How to stop planned obsolescence for eletronic devices
By introducing a ‘durability and repairability’ rating, the French Government tries to reduce ‘planned obsolescence’ in technology products. This brings more transparency for customers and puts manufacturers under pressure for more sustainability.
Many of our everyday electronic devices are thrown away after a short period of time. That is not only an ecological problem but also an environmental one. The reasons are not necessarily in the product itself, but within the design process. Manufacturers design a product to become ‘dated or useless’ within a given period of time.
About 60% of personal electronics and household appliances are thrown away or are recycled when they break down. This is especially caused by the difficulty of repairing these items. A good example is the smartphone. The replacement cycle for smartphones is typically two to three years as their underlying components are designed to wear down, or to stop receiving software updates.
According to a recent European Environment Agency (EEA) briefing, also products like televisions, washing machines, and vacuum cleaners are used on average for shorter periods than both their designed and desired lifetimes,
A significant reduction of climate and environmental impacts is possible through extending the lifetime and delaying obsolescence of electronics. Also, this can help to meet the European Union’s (EU) environment, climate and circular economy objectives, according to the EEA.
The French Government plans to create stickers for the product packaging, that indicate how long the estimated “life” will be. This way the durability and repairability of a product will be identified on a scale from 1 to 10, according to Connexion France. This is one possibility in which France could be a role model for other (European) countries.
From January 2021, a repair rating should be compulsory for smartphones, televisions, laptop computers, front-loading washing machines, and lawn mowers in France. The list shall be expanded and the ‘repair’ label will become a ‘durability rating’ in 2024, Barbara Pompili, the environment minister, said.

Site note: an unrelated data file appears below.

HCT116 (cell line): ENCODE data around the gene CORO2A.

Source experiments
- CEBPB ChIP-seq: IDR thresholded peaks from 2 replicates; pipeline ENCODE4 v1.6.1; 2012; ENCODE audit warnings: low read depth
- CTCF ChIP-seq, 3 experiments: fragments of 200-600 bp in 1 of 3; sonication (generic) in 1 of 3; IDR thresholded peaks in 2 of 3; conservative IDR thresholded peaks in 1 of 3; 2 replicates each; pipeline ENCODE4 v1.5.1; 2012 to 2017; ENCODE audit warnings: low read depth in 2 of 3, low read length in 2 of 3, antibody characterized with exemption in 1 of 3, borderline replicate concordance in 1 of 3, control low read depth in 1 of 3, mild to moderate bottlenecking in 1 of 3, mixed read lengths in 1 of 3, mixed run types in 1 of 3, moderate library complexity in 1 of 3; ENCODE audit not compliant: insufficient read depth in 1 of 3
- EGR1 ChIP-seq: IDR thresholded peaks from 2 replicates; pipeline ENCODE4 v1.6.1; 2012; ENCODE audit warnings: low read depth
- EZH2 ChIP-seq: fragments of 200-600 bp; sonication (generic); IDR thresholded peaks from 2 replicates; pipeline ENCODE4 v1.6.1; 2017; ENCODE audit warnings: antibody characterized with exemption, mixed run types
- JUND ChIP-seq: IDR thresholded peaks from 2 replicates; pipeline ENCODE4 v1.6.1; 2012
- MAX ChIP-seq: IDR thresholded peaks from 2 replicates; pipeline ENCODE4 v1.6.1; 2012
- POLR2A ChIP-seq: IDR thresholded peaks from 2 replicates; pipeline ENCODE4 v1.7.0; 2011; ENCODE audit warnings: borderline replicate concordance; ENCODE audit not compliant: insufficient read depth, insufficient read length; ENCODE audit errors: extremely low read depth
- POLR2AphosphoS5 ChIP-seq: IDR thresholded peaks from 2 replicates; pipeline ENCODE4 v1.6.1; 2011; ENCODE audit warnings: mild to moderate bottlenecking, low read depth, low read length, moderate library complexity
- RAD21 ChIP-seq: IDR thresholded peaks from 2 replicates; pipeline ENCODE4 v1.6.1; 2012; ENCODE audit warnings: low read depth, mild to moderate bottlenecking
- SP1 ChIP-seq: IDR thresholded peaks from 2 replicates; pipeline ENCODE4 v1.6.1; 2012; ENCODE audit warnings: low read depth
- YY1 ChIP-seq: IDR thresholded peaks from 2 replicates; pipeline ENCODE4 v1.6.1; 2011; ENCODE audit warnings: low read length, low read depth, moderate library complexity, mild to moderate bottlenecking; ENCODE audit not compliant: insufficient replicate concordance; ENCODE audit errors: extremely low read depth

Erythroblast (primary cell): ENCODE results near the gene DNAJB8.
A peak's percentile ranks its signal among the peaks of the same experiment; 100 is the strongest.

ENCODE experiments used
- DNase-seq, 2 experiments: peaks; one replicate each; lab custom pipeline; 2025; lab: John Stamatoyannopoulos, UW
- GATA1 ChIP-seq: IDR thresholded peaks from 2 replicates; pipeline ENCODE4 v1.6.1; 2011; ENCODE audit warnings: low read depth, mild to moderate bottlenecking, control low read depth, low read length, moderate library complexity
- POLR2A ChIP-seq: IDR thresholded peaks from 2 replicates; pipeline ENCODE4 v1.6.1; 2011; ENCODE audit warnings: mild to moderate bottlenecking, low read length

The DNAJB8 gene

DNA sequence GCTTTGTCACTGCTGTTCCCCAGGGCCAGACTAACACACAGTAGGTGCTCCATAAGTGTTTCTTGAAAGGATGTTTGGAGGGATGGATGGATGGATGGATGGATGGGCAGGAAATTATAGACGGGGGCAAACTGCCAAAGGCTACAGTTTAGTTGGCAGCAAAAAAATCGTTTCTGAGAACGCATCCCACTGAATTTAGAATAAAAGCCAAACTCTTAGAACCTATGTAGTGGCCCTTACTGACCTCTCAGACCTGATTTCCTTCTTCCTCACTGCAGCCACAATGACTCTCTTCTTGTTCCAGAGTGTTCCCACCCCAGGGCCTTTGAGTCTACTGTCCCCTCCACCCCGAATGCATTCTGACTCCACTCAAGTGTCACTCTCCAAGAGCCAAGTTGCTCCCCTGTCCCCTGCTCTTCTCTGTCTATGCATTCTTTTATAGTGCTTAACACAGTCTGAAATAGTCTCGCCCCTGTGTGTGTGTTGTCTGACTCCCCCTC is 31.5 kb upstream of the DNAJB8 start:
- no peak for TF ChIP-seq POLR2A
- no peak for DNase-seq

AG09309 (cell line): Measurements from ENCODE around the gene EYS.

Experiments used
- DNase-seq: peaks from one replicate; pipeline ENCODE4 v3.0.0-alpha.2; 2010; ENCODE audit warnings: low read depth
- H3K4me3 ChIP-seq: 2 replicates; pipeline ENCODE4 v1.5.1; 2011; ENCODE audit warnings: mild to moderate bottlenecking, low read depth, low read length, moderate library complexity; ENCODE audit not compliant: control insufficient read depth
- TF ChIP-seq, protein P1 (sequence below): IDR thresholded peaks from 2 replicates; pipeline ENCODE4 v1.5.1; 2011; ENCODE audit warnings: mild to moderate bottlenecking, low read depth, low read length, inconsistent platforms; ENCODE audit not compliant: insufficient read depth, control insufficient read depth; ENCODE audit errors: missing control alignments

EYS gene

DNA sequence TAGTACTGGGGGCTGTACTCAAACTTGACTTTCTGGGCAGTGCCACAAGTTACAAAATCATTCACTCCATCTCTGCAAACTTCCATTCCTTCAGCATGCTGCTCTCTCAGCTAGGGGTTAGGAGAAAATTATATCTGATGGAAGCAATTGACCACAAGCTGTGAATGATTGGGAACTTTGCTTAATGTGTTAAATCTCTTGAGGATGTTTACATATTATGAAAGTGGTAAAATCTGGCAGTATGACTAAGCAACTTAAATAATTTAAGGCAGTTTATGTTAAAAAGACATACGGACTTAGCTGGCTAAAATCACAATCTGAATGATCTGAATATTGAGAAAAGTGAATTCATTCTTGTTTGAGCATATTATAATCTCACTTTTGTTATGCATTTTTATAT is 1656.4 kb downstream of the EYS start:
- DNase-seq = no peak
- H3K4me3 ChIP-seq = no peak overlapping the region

The plan also intends to create QR codes, allowing consumers to compare labels, to see how much the product impacts the environment – including its manufacturing process.
Alongside this, the French Government is also willing to introduce a network of electronic device repair workshops, that would offer repair packages. The government aims to reduce the 60% replacement rate to 40% within three years as part of its push to develop a “circular” consumer economy over the “linear” model of “take-make-use-discard”.
These plans fit to the Circular Economy (CE) Action Plan of the European Commission (EC) from March 2020 that followed to the Green Deal from 2019.
The CE Action Plan presents initiatives along the entire life cycle of products in order to modernize and transform the economy while protecting the environment. It is driven by the ambition to make sustainable products that last and to enable all citizens to take full part in the circular economy and benefit from the positive change that it brings. This approach leads in the right direction but does not go as far as France by making it a law.
The goal not only of France should be to design products that last longer, are easier to repair, upgrade, remanufacture, recycle, and reuse. Also, incentives for companies who follow that guideline could be possible. Single-use products should be phased out and replaced by durable products for multiple use.
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